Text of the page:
Make a Trace Monotype Print without a Press

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Making a Trace Monotype without a Press

Yesterday, I printed a small collagraph edition with a taupe gray mixed with Akua intaglio inks. I had a dollop of ink left (see first photo below), and that inspired an urge to make a trace monotype. (Also known as a Drawing Transfer Monotype.)

My work table is covered with a sheet of plexiglass, so I rolled the leftover ink out with a brayer. The process shots below (hopefully) explain the sequence for this type of print. You’re welcome to peruse a playlist of video tutorials on trace monotypes here.

Small amount of ink left after printing an edition
Rolling the ink out on a plexiglass surface with a brayer
Scrap paper from tearing printmaking sheets to size
Covering edges of the ink for a cleaner frame
Taping the “frame” of scrap paper to the desk
Laying a thin (but sturdy) sheet of kozo printmaking paper on the wet ink
Drawing an adolescnet boy in pencil. The pressure of the lines as I draw will push the paper into the wet ink.
Using a spoon to rub segments of the paper into the ink for contrast around the figure.
Pulling the print off the inked plexiglass. All sorts of fun textures….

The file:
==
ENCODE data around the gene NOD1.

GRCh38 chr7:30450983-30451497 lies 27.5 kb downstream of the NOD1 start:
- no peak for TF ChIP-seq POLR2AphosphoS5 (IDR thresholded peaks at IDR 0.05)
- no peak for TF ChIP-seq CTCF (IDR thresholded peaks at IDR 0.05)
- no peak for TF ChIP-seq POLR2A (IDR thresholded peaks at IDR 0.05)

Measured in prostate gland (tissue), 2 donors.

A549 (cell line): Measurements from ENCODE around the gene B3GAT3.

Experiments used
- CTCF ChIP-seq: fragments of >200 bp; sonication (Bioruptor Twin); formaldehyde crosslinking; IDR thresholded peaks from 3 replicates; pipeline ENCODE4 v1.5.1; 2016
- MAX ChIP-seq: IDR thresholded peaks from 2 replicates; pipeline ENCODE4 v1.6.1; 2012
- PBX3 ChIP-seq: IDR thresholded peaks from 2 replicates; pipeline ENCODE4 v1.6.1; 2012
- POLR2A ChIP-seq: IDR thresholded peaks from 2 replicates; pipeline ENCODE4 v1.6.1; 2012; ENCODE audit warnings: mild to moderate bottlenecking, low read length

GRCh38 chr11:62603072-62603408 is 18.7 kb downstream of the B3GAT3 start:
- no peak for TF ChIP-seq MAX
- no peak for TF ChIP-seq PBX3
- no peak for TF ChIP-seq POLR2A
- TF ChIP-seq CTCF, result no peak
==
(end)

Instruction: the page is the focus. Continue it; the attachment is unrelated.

The print on the left, and the ink on the right. Now, the paper frame can be flipped up on a taped hinge, and the ink can be smoothed out with a brayer to make another monotype on the spot.
Burgeoning Boy 8.25×6.75 Trace Monotype with watercolor washes
on Thai Kozo paper   –   Available in my Etsy Shop


Trace Monotype Instruction

If you’ve made trace monotypes, or you know of a good resource for learning how to make them, please share links in the comments. It’s such an easy form of printmaking, and it doesn’t use a press, so you can make these at the kitchen table. No art studio requuired.

Thanks for stopping by, and I’ll see you in the next post!


P.S. If you’d like to see an example of early trace monotype by the artist Paul Gauguin, visit this page on the British Museum site.

trace monotype of a man playing a banjo
Adding watercolor to a trace monotype

Art Quote

In the art of literature there are two contending parties. Those who aim to tell stories that are more or less well thought out, and those who aim at beautiful language, beauty of form. This contest may last a very long time; each side has a fifty-fifty chance. Only the poet can rightfully demand that verse be beautiful and nothing but.

Paul Gauguin 1848-1903

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